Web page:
- #1

vancouver_water

- 77

- 10

However, when I do the derivation by first substituting the angular momentum, it goes like this: Starting with [itex]L = \frac{1}{2}\mu(\dot r^2 +\frac{l^2}{\mu^2 r^2}) -V(r)[/itex], then substituting into lagranges equation gives [itex]\mu\ddot r = -\frac{\partial V}{\partial r} - \frac{l^2}{\mu r^3} = -\frac{\partial}{\partial r}(V(r) - \frac{l^2}{2\mu r^2})[/itex], where the effective potential is [itex]V(r) - \frac{l^2}{2\mu r^2}[/itex].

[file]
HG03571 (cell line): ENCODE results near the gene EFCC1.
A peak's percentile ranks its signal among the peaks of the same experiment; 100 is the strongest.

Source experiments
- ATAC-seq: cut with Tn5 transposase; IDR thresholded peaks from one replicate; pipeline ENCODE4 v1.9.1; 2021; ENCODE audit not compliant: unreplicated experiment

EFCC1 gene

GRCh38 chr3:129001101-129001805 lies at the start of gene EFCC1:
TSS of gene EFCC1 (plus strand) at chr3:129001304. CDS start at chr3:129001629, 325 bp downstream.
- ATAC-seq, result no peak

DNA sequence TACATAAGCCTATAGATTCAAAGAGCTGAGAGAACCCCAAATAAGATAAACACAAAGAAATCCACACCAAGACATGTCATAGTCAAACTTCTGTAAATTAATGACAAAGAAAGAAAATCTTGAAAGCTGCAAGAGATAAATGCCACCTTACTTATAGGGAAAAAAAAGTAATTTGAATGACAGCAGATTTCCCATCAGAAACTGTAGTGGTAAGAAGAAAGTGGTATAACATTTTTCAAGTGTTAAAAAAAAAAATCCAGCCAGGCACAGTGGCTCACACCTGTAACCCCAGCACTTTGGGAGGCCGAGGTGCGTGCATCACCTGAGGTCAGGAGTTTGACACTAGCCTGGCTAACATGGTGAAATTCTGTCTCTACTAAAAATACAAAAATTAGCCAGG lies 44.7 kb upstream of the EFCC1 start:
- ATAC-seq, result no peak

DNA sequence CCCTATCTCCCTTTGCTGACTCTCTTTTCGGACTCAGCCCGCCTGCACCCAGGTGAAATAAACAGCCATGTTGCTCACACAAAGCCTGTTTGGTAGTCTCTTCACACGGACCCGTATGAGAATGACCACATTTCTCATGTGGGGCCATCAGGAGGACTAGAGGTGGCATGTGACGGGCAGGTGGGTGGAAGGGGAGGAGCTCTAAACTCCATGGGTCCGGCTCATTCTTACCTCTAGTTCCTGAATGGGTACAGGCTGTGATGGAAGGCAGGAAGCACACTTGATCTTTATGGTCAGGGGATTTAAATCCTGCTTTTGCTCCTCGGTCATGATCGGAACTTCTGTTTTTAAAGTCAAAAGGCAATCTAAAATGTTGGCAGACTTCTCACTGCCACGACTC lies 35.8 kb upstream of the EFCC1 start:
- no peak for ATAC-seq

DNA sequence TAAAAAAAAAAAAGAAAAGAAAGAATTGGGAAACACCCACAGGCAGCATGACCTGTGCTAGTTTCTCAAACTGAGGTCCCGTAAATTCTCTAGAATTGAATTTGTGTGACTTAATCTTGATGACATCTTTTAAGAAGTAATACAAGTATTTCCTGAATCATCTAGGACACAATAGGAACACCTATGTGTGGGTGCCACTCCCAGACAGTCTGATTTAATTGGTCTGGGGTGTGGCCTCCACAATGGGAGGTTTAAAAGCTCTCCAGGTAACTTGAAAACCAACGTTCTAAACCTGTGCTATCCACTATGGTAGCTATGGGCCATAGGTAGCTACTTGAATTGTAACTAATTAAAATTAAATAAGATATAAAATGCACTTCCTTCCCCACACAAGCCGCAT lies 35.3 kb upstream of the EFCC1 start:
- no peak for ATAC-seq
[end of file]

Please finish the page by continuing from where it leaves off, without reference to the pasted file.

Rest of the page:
This is the wrong result, but I can't see why substituting angular momentum before or after taking the derivatives should make any difference.

Thanks for any help!